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Dogs Gone Wild! How to Combat Aggressive Canine Behavior
In my three years with Henry, I've witnessed more dogs behaving badly than I'd care to remember. There was the man who insisted on constantly bringing his 160-pound, unneutered mastiff into the dog run even though the huge dog would inevitably tear into the neck of a smaller dog who had committed some minor doggie faux pas. Then there was the harrowing experience of watching a large leashed mix of some sort take the entire head of a tiny puppy into its mouth and refuse to unlock its jaws no matter how much the owners screamed and pulled. (The puppy died two days and thousands of dollars in medical care later). And, just before writing this column, a dog at the local basketball court/unofficial dog run caught Henry looking at his ball and responded by viciously attacking him.
What causes this behavior? And how can it be prevented?
"If you watch dogs interacting with each other, aggression is a component of their social behavior," explains Dr. Pamela Reid, Ph.D, who serves as director of the ASPCA Animal Behavior Center, Manhattan. "They don't have to hurt each other necessarily, but they certainly can do a lot of threatening. But then there are some aggressive behaviors that are considered less normal in their expression."
Dr. Reid said many dogs particularly city dogs, can become aggressive toward each other when they're on the leash, barking, growling and lunging towards passing canines. This may be due to the dog feeling trapped and defenseless on the leash, although another school of thought holds that the dog feels more empowered being right next to its owner and behaves dominantly for that reason.
There are two things city dog owners can do to address this problem. "The first is that they never be allowed to "meet" other dogs on the street. If they learn that they don't have to go through any kind of display to scare the other dog off because they learn that the other dog is not it's not a threat anyway. After mastering the 'do not meet' rule, add on another. Every time your dog passes another without meeting him or her, give your dog a treat or praise. "Most dogs will soon learn, "Hey, when I see another dog, I ought to look at my owner because they're gonna give me something good," Dr. Reid says. "And that works with a tremendous amount of dogs."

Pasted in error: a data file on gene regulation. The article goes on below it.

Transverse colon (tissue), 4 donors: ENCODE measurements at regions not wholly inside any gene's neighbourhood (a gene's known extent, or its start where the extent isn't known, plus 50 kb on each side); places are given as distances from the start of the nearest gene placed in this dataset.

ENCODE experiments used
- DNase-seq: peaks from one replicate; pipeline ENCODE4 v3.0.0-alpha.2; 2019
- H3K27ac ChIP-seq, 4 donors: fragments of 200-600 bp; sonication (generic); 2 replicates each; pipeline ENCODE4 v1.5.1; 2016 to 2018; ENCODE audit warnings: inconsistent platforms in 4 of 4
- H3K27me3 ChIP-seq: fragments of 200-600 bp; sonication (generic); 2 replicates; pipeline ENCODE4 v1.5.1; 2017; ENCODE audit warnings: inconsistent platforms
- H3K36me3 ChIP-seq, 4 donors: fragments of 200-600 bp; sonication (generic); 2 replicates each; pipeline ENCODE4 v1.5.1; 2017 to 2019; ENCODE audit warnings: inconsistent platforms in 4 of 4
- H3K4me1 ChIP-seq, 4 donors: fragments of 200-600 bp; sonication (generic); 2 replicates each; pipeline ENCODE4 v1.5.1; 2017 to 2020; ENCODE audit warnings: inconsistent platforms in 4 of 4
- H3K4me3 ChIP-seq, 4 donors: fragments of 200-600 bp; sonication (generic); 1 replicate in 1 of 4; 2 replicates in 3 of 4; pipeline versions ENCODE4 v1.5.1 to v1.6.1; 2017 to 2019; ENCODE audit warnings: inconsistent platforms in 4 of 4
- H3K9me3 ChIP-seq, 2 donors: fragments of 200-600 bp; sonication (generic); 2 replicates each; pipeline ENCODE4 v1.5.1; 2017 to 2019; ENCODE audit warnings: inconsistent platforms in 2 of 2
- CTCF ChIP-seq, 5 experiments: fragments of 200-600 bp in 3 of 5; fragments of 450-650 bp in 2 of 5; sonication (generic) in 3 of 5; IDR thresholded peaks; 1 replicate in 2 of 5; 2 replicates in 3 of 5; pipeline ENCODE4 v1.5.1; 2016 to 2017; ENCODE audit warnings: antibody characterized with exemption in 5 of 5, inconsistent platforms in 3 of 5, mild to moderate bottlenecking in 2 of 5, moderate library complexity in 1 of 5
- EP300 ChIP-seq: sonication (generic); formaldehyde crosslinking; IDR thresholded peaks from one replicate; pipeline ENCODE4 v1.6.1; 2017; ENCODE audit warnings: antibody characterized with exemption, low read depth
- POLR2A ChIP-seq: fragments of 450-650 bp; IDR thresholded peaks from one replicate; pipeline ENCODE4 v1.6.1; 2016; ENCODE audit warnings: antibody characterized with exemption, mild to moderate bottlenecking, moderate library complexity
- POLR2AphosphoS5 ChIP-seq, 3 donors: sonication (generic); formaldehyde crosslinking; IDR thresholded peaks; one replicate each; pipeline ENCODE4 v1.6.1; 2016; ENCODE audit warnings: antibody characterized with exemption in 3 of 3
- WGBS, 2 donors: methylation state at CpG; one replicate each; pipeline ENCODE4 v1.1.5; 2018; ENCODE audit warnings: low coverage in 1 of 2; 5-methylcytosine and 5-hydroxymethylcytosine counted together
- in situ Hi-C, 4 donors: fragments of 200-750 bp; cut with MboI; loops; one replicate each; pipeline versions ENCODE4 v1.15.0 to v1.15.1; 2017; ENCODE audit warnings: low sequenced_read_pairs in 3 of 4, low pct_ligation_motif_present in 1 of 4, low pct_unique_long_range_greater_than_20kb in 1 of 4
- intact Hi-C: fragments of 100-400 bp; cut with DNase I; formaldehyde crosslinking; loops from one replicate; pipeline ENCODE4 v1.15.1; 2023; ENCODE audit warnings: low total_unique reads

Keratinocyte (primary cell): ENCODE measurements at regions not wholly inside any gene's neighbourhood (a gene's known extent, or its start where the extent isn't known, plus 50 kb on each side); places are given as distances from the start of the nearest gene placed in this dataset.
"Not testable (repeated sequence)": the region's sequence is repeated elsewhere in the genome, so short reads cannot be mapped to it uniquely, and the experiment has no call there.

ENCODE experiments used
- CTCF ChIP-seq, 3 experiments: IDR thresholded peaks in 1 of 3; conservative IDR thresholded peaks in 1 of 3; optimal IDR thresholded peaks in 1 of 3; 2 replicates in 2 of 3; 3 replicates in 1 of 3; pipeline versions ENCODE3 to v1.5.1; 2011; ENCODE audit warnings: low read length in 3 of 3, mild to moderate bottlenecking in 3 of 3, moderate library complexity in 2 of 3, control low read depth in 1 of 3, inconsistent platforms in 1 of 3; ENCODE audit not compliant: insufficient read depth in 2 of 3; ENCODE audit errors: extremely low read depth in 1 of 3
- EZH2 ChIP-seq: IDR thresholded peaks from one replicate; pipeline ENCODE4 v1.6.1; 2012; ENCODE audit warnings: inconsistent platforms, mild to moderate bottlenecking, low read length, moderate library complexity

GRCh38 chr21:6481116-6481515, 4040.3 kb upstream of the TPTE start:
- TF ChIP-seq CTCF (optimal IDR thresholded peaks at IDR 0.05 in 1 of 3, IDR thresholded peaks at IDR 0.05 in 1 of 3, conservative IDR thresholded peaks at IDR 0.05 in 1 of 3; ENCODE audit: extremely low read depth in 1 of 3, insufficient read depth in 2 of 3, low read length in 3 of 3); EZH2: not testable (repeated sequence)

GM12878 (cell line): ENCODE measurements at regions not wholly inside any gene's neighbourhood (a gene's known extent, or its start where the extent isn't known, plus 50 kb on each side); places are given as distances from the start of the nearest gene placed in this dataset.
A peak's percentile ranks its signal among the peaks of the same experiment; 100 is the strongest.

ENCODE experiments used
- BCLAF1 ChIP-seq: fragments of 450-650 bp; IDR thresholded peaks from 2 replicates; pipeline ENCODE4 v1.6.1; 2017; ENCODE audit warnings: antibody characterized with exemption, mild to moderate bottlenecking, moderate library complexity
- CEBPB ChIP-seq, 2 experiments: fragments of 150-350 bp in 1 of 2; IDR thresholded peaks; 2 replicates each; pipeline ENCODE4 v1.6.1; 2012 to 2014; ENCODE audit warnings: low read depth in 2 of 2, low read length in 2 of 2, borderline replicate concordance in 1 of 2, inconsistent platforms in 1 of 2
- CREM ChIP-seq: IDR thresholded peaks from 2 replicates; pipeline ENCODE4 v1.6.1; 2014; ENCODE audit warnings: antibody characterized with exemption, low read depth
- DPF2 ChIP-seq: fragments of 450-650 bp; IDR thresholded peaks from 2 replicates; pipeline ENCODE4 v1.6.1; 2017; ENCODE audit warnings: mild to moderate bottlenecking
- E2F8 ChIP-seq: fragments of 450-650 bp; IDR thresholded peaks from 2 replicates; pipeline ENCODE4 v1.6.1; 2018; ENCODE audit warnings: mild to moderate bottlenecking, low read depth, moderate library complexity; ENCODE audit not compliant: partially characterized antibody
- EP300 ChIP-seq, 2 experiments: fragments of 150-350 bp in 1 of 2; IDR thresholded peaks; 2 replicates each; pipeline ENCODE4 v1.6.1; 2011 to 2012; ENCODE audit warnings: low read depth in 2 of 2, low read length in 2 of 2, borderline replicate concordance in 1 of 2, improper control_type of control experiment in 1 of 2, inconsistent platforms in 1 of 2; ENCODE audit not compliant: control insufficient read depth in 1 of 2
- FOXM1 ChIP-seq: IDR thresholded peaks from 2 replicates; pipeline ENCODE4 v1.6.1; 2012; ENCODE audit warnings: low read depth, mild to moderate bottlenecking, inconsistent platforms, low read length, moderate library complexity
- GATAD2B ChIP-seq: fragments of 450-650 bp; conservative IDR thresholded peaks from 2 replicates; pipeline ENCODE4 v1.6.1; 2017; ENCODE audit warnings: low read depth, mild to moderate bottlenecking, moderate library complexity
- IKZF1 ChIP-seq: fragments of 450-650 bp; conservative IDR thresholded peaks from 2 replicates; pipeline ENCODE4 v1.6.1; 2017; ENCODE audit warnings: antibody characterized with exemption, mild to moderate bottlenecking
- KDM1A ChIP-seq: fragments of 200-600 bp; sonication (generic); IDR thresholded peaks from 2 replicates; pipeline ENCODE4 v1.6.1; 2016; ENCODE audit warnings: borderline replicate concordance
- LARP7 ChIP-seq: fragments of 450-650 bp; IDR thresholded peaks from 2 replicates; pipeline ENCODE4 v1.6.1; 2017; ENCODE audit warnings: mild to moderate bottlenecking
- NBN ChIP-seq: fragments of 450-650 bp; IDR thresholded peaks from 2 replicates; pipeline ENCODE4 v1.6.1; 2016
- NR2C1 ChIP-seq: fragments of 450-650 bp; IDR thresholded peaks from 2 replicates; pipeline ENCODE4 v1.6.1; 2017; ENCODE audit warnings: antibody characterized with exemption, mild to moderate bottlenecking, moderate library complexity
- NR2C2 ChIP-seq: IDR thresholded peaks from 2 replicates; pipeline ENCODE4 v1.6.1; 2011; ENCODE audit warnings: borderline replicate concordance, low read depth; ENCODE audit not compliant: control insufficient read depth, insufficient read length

But what about the dog that attacked Henry for looking at his ball, I asked Dr. Reid. Neither one of them were on a leash!
"I expect dogs to be wonderfully comfortable having people near their food or their chewies or other toys," Dr. Reid explained. "But other dogs? It's not really normal for dogs to share their stuff. Most dogs are supposed to keep what they have from other dogs. Possession is 9/10ths of the law, even according to dogs. The best thing an owner can do is try not to put their dog in that situation. If you have a dog that's possessive with his stuff, over stuff, you don't bring his stuff to the dog run."
But what about the woman who screams at my unleashed Henry when he runs up to her leashed aggressive dog in Central Park after 9:00 PM? What's her problem? Dogs are allowed off-leash after 9:00 PM, aren't they? Henry and I aren't doing anything wrong!
"Unless you have good recall on your dog," Dr. Reid told me, "it shouldn't be off the leash."
Well, then, how could this woman potentially keep unwanted, unleashed dogs away from her dog without screaming at them? Dr. Reid offers an ingenious solution. "I've found that if you yell, 'My dog has kennel cough!' people can call their dogs back to them. It's when you yell, 'My dog isn't friendly!' that suddenly people can't call their dogs and don't know what to do."
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